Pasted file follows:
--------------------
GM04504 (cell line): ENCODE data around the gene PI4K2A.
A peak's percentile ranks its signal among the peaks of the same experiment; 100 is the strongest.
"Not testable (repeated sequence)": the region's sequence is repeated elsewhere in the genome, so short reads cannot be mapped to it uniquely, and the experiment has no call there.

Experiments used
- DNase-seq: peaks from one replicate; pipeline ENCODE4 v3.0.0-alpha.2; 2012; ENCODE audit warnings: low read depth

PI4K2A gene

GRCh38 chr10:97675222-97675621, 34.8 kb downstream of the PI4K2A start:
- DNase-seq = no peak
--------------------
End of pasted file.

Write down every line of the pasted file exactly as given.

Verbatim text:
GM04504 (cell line): ENCODE data around the gene PI4K2A.
A peak's percentile ranks its signal among the peaks of the same experiment; 100 is the strongest.
"Not testable (repeated sequence)": the region's sequence is repeated elsewhere in the genome, so short reads cannot be mapped to it uniquely, and the experiment has no call there.

Experiments used
- DNase-seq: peaks from one replicate; pipeline ENCODE4 v3.0.0-alpha.2; 2012; ENCODE audit warnings: low read depth

PI4K2A gene

GRCh38 chr10:97675222-97675621, 34.8 kb downstream of the PI4K2A start:
- DNase-seq = no peak